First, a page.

Since 1997 Dennis Kucinich represented his Ohio district in the House of Representatives in Washington, DC. After the release of the 2010 census Ohio needed to redraw the state’s districts, reducing the number of representatives by two. As a result of that downsizing, and with Republicans tasked with the job of reapportioning the districts, Kucinich’s district was dismantled. The former mayor of Cleveland decided to run in this past March’s primary against fellow Representative Marcy Kaptur, but lost.
The opportunity to run for a seat in Congress as a representative from Washington State presented itself since there are three vacant seats up for grabs there. Kucinich developed a following in Washington during his two bids for President in 2004 and 2008. He returned to Washington in 2010 several times, assessing the support he has there, when he realized his district was going to be drawn off the map.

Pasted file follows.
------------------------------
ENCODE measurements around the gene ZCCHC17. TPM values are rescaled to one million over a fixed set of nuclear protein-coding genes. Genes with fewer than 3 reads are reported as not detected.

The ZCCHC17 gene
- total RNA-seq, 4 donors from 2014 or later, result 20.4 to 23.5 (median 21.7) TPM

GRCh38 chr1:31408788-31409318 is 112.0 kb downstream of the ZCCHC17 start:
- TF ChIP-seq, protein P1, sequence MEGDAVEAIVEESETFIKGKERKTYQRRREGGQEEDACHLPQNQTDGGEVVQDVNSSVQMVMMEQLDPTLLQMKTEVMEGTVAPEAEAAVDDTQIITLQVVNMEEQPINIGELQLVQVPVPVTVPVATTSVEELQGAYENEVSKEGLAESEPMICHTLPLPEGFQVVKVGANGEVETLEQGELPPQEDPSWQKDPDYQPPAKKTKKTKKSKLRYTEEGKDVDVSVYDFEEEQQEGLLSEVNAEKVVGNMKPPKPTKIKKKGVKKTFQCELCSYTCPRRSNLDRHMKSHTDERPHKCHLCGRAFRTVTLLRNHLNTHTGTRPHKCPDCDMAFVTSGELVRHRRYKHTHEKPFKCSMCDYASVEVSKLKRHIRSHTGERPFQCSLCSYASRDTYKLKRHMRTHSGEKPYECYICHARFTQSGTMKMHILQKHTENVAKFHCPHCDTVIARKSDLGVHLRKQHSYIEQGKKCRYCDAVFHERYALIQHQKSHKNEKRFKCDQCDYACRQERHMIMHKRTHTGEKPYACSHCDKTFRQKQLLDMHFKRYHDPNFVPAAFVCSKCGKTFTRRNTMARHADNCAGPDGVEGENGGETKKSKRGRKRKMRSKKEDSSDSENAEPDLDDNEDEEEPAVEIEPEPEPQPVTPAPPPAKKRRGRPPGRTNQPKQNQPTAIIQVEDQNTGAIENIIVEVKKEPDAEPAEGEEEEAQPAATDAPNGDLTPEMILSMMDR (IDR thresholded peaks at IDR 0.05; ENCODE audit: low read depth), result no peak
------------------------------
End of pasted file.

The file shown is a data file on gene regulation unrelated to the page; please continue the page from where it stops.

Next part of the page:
However, Kucinich announced Wednesday on his website his decision not to run in Washington:
“Because of my love of public service, I have given a great deal of time and much thought to the advice and encouragement I have received from so many people of good will in Washington State. I certainly want to continue to be of service to our country and to the working men and women who have built it,” Kucinich wrote. “After careful consideration and discussions with Elizabeth and my closest friends, I have decided that, at this time, I can best serve from outside the Congress.”
“I will complete my service in the U.S. House on January 2, 2013, with the same passion and devotion to duty with which I began it on January 3, 1997. And when I do, I shall think of you and all those who have given me encouragement to continue to be of service, and I will smile, knowing that we shall meet again in our celebration of the potential of citizen activists to change the world.”
Not everyone from Washington State felt comfortable with the possibility of Kucinich seeking election there. Last month the Washington State Democratic Party Chairman Dwight Pelz said that he was “horrified” at the thought that Kucinich might run for office from there, saying,
“Dennis Kucinich has to decide what his legacy is going to be. Will he be remembered as a principled member of Congress or the narcissist who lost two congressional races in two states the same year?”